The national police chief yesterday said that his fellow police officers will not have to worry about violating human rights while carrying out their duties in the future because of a new law that will take effect on Dec. 1.
"This is a milestone," said Chang Si-liang (張四良), director-general of the National Police Administration (NPA).
"This new law will protect both human rights and the police themselves," he said.
The new law, the "Police Duties Enforcement Act" (警察職權行使法), clearly sets out the regulations that apply to police officers when they are on duty.
"[The new law] is actually the result of a request made on Dec. 14, 2001 by the grand justices of the Judicial Yuan, according to the Interpretation Article 535 to the Constitution," Chang said.
"They requested that a new law be drafted to regulate police officers' duties and said that the new law should be passed within two years. Now here it is."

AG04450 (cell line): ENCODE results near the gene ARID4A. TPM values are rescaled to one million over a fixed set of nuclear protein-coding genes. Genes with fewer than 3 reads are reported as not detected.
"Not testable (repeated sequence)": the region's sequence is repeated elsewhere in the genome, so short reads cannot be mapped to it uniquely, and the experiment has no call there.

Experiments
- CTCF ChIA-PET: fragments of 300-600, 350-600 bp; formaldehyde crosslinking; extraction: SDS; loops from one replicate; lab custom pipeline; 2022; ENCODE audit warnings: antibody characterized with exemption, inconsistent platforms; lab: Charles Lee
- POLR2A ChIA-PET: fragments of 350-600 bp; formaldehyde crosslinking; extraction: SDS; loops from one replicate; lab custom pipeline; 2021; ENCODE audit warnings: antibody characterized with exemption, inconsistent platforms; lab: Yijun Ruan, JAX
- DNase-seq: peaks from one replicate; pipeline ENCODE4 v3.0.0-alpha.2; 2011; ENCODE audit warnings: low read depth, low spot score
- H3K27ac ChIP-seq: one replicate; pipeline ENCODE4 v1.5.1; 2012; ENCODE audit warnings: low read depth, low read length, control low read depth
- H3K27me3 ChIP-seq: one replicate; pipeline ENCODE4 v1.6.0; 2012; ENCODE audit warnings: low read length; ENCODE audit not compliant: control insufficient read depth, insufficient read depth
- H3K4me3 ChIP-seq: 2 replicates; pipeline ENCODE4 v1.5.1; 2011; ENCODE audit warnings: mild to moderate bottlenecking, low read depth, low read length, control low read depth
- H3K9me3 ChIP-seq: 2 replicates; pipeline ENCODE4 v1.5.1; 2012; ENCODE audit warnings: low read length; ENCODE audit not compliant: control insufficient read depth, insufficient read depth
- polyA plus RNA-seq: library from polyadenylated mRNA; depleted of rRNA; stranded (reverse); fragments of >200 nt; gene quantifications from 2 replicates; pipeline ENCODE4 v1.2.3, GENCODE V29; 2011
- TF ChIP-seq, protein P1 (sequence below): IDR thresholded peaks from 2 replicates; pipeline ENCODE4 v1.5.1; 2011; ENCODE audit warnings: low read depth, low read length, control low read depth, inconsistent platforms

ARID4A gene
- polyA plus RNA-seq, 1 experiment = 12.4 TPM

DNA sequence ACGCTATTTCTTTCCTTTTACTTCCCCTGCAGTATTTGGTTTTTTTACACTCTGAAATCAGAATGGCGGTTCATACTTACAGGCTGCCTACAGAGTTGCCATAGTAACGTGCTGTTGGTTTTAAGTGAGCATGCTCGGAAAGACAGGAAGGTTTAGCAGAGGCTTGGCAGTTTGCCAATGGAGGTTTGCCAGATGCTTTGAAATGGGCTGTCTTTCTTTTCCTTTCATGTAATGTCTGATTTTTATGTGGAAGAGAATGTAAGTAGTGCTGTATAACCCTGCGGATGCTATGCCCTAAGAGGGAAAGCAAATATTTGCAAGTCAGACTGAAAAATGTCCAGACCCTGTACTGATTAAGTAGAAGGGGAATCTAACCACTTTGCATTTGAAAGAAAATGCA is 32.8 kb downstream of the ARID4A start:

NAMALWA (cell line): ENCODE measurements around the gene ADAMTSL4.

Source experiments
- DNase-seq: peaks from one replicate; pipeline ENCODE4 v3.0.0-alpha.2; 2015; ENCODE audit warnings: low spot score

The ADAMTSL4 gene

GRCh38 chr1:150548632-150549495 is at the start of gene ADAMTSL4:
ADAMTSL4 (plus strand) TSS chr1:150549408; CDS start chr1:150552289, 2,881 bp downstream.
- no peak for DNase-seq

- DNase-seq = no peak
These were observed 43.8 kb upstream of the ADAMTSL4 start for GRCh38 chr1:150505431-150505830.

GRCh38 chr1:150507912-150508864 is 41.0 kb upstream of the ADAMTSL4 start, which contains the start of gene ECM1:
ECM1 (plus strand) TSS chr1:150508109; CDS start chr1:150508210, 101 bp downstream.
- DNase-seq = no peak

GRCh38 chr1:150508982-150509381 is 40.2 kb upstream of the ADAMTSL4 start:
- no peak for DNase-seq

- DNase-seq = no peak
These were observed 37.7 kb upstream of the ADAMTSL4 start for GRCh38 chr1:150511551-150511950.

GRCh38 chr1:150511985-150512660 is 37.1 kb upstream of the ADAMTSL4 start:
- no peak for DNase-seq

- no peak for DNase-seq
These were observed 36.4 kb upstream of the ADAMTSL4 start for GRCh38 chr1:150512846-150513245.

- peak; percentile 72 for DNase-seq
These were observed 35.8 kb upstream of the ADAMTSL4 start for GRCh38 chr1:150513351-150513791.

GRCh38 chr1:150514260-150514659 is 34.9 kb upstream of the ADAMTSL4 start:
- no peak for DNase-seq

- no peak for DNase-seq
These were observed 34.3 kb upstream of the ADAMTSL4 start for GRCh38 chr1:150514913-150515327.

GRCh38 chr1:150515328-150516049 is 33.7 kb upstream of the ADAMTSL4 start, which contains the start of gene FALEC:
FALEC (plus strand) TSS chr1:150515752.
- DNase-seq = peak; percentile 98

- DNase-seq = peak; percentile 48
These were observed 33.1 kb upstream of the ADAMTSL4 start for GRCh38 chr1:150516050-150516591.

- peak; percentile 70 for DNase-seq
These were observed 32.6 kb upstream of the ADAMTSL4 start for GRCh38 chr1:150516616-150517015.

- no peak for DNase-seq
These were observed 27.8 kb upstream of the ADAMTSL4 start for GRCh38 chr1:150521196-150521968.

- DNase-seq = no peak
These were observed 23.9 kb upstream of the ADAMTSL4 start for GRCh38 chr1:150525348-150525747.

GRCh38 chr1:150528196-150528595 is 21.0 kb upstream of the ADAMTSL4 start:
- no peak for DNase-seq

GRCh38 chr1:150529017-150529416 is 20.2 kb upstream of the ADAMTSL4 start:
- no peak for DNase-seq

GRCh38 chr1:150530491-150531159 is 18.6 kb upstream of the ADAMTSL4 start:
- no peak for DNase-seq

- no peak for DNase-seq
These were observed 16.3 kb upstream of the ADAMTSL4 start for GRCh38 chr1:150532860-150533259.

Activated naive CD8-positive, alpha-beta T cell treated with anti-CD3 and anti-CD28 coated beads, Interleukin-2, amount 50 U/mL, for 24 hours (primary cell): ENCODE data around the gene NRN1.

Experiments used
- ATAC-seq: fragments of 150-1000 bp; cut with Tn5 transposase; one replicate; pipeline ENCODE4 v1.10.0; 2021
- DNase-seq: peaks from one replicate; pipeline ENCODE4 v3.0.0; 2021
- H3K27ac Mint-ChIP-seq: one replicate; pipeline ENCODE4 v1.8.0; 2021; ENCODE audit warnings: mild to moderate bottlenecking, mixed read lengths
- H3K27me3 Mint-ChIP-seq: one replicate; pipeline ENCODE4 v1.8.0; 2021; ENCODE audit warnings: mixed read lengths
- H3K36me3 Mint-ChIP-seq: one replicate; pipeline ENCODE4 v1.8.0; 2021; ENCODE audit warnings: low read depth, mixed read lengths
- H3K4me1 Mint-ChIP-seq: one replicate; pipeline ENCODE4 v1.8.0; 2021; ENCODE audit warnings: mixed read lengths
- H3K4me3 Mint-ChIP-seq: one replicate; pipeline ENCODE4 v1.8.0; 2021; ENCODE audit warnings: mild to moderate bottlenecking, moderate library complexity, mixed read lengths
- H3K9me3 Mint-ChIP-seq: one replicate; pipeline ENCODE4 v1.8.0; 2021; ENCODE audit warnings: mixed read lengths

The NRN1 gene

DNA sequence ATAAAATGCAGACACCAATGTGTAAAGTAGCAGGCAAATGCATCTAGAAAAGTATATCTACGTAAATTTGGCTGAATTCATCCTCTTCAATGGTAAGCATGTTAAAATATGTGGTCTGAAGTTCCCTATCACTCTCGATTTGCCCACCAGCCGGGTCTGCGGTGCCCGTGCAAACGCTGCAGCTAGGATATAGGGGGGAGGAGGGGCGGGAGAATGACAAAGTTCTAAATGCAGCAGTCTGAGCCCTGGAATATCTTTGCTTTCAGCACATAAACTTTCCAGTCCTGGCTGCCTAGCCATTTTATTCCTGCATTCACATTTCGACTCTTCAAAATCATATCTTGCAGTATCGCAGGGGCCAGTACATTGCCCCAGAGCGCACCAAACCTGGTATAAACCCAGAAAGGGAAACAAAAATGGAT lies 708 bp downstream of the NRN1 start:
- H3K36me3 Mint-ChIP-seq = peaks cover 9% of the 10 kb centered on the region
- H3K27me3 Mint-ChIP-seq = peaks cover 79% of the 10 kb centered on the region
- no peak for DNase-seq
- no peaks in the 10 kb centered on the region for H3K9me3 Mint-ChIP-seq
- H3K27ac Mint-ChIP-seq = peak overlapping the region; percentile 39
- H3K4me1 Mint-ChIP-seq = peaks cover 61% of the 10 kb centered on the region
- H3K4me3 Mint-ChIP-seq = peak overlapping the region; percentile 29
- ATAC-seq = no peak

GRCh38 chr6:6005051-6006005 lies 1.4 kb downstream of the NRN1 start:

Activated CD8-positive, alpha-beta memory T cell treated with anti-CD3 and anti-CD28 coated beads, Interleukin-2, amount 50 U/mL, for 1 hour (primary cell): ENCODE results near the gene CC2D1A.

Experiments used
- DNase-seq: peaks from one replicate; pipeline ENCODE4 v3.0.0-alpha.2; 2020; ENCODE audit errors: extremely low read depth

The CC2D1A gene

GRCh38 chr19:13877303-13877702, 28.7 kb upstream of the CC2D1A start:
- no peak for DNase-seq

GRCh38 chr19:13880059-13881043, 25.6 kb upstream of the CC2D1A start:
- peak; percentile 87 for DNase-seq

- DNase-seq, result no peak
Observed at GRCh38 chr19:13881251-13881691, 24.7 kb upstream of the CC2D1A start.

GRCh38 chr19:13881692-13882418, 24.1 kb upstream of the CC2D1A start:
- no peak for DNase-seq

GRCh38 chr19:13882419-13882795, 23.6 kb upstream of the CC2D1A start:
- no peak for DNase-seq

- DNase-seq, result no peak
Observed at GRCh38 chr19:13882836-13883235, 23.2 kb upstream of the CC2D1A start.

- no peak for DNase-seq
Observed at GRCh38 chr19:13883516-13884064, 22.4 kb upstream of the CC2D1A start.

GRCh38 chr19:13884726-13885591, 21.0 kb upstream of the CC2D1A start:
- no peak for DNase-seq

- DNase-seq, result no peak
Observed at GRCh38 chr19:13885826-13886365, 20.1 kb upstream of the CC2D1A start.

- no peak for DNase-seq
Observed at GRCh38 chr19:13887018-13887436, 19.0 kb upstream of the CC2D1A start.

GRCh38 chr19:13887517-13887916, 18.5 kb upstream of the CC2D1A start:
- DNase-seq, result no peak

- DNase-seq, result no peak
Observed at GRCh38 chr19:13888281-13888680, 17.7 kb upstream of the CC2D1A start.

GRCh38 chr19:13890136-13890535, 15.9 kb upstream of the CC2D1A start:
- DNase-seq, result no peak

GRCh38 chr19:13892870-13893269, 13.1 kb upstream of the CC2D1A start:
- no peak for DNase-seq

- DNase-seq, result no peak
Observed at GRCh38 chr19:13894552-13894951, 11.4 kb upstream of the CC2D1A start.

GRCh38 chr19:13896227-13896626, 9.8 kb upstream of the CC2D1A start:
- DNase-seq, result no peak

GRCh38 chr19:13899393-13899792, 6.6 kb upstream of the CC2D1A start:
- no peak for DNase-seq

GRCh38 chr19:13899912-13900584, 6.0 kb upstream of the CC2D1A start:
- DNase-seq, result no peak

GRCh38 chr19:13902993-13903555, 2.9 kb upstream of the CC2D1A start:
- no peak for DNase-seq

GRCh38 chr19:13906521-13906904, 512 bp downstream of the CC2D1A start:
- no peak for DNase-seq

The NPA had actually begun drafting a new law in 1998 but progress was extremely slow until the judicial request was made two years ago.
The Legislative Yuan passed the bill on June 5 this year and President Chen Shui-bian (陳水扁) announced the law on June 25.
Chang explained that officials decided to make the law effective on Dec. 1, about six months after it was announced, because the government needed time to train police officers and to make the public aware of the new law.
"Police officers now have a bible to help them carry out their duties, so they will not jeopardize innocent people's human rights," Chang said.